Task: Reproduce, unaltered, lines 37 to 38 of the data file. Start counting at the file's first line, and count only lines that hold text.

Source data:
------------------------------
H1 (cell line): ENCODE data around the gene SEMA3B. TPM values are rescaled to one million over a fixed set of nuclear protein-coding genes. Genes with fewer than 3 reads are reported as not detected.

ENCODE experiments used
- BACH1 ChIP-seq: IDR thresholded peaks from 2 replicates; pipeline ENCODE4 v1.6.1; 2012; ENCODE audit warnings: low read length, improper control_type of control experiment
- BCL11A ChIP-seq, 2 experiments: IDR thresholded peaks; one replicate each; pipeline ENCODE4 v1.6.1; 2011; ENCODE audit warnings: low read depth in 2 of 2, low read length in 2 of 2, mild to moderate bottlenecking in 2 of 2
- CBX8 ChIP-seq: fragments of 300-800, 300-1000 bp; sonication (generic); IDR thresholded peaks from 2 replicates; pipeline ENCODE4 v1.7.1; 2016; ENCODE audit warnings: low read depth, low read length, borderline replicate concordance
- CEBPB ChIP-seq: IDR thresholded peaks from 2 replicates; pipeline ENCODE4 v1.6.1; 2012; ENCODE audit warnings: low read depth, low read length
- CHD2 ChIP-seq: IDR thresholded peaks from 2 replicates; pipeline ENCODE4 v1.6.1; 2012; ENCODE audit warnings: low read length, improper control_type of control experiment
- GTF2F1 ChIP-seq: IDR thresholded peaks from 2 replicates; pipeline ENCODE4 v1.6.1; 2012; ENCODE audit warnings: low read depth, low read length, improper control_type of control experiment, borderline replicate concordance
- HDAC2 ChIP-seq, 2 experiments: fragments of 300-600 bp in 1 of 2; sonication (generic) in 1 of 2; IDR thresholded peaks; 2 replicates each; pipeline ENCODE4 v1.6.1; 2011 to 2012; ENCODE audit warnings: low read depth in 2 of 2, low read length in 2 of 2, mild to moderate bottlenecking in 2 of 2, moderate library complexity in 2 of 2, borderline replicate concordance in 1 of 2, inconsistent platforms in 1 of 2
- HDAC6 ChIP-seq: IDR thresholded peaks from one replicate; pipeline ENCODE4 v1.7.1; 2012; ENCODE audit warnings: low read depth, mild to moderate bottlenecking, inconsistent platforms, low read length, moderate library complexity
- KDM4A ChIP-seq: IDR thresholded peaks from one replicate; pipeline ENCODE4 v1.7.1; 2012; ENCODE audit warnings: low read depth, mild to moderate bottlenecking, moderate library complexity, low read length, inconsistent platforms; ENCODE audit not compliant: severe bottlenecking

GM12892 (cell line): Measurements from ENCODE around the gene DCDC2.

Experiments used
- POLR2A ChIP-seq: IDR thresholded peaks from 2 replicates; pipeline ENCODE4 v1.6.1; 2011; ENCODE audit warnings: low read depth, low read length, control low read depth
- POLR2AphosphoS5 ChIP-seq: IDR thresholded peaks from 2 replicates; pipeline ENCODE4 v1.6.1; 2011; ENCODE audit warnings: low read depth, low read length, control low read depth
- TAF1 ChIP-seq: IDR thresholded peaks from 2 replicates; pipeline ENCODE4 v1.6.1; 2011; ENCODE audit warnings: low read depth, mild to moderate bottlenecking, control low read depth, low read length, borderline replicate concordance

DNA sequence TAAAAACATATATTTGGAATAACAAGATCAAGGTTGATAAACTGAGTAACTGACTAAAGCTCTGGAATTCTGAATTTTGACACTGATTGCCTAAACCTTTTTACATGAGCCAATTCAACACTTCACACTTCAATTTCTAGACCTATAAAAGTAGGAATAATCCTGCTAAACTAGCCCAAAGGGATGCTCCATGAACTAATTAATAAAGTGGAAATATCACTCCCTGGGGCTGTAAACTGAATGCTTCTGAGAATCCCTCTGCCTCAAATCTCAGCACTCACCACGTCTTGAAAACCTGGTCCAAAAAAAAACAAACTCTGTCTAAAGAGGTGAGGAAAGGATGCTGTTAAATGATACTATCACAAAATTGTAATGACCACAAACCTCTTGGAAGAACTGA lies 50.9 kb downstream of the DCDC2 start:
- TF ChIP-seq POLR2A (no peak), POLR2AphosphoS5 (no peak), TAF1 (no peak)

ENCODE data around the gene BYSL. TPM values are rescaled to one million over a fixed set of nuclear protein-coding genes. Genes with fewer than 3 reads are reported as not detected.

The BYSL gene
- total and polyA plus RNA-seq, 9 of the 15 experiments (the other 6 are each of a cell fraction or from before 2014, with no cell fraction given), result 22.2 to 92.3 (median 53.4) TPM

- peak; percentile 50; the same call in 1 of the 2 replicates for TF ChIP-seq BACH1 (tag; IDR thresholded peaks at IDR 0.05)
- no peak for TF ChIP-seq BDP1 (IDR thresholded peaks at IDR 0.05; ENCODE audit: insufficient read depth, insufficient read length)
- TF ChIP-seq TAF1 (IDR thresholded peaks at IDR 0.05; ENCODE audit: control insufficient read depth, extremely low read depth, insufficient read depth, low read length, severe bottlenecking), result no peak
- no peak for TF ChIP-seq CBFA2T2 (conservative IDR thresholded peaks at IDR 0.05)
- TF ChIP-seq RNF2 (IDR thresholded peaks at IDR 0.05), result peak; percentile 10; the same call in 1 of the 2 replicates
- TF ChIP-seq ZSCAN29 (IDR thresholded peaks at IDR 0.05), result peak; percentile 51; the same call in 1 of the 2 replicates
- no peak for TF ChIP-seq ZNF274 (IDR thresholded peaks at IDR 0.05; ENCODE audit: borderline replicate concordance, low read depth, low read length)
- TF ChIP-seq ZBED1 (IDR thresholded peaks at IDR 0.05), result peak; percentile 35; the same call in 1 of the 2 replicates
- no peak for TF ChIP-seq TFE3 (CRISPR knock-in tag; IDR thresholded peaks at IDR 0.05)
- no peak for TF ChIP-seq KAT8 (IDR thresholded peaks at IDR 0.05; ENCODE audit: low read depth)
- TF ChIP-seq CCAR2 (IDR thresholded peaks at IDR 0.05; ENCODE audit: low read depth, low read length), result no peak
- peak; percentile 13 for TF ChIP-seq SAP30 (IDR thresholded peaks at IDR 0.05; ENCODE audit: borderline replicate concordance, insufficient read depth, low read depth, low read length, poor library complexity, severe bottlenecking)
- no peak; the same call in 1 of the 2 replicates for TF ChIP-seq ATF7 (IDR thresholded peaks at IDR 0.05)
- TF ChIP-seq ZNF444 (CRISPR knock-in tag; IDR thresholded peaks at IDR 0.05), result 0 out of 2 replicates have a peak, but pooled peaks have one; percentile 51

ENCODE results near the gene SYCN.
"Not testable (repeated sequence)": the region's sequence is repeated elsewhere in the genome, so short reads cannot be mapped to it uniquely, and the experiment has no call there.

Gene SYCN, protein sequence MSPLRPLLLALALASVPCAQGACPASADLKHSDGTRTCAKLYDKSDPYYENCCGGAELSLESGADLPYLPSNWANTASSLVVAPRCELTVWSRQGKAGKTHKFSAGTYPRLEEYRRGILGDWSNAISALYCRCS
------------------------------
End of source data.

"Not testable (repeated sequence)": the region's sequence is repeated elsewhere in the genome, so short reads cannot be mapped to it uniquely, and the experiment has no call there.

Gene SYCN, protein sequence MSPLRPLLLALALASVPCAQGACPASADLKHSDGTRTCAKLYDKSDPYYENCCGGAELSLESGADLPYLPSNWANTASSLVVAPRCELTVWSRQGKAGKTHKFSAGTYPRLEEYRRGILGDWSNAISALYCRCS